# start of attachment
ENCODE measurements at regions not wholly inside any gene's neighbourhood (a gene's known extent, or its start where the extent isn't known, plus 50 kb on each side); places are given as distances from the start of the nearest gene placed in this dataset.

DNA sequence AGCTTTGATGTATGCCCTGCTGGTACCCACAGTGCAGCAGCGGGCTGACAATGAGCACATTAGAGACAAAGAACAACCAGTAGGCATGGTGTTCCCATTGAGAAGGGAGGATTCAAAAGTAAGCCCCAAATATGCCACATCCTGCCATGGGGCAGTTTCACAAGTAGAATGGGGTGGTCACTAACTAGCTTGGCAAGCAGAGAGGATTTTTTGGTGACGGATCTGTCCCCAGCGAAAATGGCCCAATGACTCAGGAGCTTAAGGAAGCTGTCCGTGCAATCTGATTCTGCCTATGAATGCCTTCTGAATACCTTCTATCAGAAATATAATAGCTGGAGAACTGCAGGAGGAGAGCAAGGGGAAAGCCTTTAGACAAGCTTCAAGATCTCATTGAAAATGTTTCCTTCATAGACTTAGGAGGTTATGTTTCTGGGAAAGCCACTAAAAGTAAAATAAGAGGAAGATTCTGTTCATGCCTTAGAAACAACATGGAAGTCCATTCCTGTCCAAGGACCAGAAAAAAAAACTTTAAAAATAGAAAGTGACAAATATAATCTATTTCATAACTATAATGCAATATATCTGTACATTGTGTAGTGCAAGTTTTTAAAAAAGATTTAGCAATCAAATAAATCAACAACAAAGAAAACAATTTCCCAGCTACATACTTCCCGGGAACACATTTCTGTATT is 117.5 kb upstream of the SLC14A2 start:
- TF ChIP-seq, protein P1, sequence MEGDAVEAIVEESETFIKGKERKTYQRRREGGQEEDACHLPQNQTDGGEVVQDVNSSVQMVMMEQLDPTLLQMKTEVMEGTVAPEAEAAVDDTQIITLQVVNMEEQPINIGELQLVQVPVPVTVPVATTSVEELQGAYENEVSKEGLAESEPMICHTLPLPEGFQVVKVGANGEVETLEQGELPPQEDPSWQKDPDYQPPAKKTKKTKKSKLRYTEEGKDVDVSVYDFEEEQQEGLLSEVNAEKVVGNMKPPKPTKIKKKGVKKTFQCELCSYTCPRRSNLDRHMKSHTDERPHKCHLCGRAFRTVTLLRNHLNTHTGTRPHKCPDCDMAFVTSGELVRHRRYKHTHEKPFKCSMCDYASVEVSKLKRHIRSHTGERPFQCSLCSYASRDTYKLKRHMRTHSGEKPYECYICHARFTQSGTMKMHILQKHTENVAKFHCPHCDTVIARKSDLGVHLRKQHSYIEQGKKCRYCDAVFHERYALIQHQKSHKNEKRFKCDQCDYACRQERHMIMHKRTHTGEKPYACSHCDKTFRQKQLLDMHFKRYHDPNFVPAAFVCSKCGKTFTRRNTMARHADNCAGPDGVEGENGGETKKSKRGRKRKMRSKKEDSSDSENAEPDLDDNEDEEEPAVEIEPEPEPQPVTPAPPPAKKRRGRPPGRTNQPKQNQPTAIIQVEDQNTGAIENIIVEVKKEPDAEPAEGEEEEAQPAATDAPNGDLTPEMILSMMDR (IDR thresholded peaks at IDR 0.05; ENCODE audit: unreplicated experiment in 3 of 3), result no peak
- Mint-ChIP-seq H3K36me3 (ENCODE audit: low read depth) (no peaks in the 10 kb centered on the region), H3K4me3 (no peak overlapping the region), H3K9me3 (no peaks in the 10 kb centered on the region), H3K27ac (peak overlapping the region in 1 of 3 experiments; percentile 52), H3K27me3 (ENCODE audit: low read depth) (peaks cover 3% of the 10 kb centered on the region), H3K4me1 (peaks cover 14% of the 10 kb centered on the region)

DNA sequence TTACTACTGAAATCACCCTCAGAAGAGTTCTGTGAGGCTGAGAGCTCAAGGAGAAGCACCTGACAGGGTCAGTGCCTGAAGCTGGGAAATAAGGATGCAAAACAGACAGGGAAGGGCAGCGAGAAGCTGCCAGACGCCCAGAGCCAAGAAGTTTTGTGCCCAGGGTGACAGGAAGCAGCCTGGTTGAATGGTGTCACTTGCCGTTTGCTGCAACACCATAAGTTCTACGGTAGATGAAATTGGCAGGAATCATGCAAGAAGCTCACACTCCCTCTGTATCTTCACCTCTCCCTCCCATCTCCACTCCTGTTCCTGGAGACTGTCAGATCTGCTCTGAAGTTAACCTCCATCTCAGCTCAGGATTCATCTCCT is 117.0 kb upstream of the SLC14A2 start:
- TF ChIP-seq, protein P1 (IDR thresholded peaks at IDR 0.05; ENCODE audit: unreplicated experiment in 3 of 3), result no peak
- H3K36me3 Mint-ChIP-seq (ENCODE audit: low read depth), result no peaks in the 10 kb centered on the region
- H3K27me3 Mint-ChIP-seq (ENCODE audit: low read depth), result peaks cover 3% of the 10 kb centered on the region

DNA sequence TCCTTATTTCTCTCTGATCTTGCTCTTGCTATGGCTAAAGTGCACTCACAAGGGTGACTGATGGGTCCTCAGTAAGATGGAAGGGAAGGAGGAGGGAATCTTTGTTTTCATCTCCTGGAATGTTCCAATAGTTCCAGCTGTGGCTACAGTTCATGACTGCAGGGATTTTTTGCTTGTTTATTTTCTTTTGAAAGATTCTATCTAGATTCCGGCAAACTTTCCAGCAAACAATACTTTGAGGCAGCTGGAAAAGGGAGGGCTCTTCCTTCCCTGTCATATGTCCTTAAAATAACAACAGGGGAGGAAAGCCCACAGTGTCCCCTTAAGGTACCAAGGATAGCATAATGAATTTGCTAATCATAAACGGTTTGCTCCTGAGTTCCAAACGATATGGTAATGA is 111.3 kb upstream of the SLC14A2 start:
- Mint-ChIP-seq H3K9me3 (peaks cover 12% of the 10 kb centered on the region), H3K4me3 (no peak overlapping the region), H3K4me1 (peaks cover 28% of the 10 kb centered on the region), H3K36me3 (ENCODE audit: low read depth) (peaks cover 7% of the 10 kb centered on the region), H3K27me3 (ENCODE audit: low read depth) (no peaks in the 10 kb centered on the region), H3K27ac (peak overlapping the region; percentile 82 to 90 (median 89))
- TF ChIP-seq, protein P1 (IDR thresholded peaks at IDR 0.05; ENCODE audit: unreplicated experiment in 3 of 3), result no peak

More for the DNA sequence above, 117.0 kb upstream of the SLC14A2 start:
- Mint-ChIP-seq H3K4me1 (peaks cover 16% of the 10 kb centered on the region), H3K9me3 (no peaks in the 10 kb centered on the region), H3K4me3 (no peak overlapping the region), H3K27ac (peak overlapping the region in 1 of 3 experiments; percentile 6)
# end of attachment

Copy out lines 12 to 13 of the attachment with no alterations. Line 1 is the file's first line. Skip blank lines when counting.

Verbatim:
More for the DNA sequence above, 117.0 kb upstream of the SLC14A2 start:
- Mint-ChIP-seq H3K4me1 (peaks cover 16% of the 10 kb centered on the region), H3K9me3 (no peaks in the 10 kb centered on the region), H3K4me3 (no peak overlapping the region), H3K27ac (peak overlapping the region in 1 of 3 experiments; percentile 6)